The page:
Inner Circles: The Critical Players in any Organization

by Jim Cathcart

Circles, circles everywhere and all of them lead to outcomes.
Every group of people; a business, family, church, school or team has an “Inner Circle”. These are the people through whom the major results are achieved. In the White House, in Congress, in Harvard University, in the San Diego Padres and at Google…there are small groups of people without whom the whole enterprise would suffer.

Even small businesses have Inner Circles. It’s often Mom & Pop plus the most productive workers. As a sales person or a consultant, once you know who is in the Inner Circle of leadership then you know who to work with to affect major change in the organization.

In war, once you know the Inner Circle of your enemy then taking them out or removing their ability to function well is your key to victory. In sports it is the Inner Circle of certain talented individuals that inspire and lead the rest of the team to the championship. And you have an Inner Circle too. We all do.

Your Inner Circle consists of somewhere between a few and a dozen people. Groups larger than that are no longer “Inner” circles. Consider for a moment how many people you absolutely rely on in order to be productive each day. Regardless of their titles your Circle may contain; assistants, coworkers, your boss, a colleague, a key contact at one of your client companies, a supplier, a mentor or even your spouse. If any of these folks were to go away, your world and your productivity would reflect it right away. That’s what I mean by “the people through whom you produce your results.”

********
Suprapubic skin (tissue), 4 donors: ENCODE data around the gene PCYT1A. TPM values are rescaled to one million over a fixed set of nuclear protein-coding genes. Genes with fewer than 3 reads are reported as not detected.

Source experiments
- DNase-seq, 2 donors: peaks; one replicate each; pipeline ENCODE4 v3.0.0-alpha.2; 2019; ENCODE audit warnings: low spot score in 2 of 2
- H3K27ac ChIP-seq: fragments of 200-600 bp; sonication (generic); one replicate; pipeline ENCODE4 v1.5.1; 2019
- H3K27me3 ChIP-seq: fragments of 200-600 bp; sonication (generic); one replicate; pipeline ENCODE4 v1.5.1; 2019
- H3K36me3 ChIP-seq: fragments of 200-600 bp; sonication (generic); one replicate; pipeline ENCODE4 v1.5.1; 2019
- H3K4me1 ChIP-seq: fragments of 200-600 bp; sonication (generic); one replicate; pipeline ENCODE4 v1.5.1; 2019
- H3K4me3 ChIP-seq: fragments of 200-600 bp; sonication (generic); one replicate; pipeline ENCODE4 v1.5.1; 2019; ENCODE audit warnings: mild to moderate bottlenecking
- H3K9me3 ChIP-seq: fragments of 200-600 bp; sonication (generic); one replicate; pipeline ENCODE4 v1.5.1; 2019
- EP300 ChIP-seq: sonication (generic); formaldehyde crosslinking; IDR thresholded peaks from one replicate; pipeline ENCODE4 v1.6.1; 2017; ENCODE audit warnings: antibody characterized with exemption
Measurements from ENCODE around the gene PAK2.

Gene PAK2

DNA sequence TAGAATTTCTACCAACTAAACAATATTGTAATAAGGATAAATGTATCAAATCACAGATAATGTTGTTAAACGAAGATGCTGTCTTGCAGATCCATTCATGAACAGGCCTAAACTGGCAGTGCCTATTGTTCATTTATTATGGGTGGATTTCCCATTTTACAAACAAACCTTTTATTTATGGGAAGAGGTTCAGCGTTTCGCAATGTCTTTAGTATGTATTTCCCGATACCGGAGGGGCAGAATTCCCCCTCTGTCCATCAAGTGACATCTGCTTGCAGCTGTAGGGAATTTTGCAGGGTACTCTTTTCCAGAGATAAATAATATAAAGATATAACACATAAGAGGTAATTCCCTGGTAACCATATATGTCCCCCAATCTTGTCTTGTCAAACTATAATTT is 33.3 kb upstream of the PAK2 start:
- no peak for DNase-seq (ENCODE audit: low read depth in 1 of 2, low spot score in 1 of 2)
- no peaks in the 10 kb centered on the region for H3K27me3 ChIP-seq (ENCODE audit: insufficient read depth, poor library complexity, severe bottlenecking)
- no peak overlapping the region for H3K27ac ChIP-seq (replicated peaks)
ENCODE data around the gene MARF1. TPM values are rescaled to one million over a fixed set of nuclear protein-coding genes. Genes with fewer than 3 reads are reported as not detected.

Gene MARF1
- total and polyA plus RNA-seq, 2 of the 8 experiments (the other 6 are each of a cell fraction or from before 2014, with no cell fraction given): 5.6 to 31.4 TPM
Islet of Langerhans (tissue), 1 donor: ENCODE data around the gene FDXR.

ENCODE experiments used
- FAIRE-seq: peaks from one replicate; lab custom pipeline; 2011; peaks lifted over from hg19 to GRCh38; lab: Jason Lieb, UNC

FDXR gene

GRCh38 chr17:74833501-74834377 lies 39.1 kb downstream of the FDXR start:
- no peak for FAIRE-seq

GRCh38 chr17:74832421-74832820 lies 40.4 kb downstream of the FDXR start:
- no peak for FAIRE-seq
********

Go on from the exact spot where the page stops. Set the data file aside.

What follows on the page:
Take a minute and list the people in your Inner Circle. Keep it to twelve or fewer people. Don’t worry if it is only four or five people. Write down their names and their roles or positions in relation to working with or assisting you. Seriously, take some time and write them down right now.

Next, draw a “sociogram”, this is a format much like a graph or bar chart in which you put your name in the center and surround yourself with the names of the Inner Circle players. Think of a Hub (you) with spokes leading out to the others in a large wheel-like display. You are the one around whom the Inner Circle is organized and the spoke connecting you to each person represents your relationship with that person. Don’t bother connecting them to each other just yet. That’s for a later exercise.

Now do an analysis of three things about your Circle.
1. Examine the Mix of talents and viewpoints represented in this group. Is there a variety of complementary talents or does everyone seem to fit the same limited profile?
2. Notice the Individual Contributions each person brings to the team. What special qualities does he or she contribute? And…
3. Assess the state of your Relationship with each person. How well does that specific relationship work for both of you? Are you both committed to the success of the relationship? Do you tell each other the whole truth all of the time? Do you have a clear understanding of what you expect from each other? Do you have clear agreements to help you resolve potential conflicts?

The above analysis may be one of the most important thinking assignments you complete all year. After all these are the major players in your world and when you get everything right in connecting with them…success is imminent.

When every person in the organization is aware of his Inner Circle and then goes to work on improving; the mix, the talents and the relationships with each person…the organization improves almost immediately. After all, what is an organization but a group of people committed to a common cause? When you improve either the people or their relationships or both, you are bound to get overall improvement as well.

Try this exercise with your own Inner Circle and then go back to my earlier article on “Relationship Intelligence”. Increasing the Relationship Intelligence of each Inner Circle is the quickest way to improve Teamwork, Productivity, Collaboration, and Innovation.

Jim Cathcart

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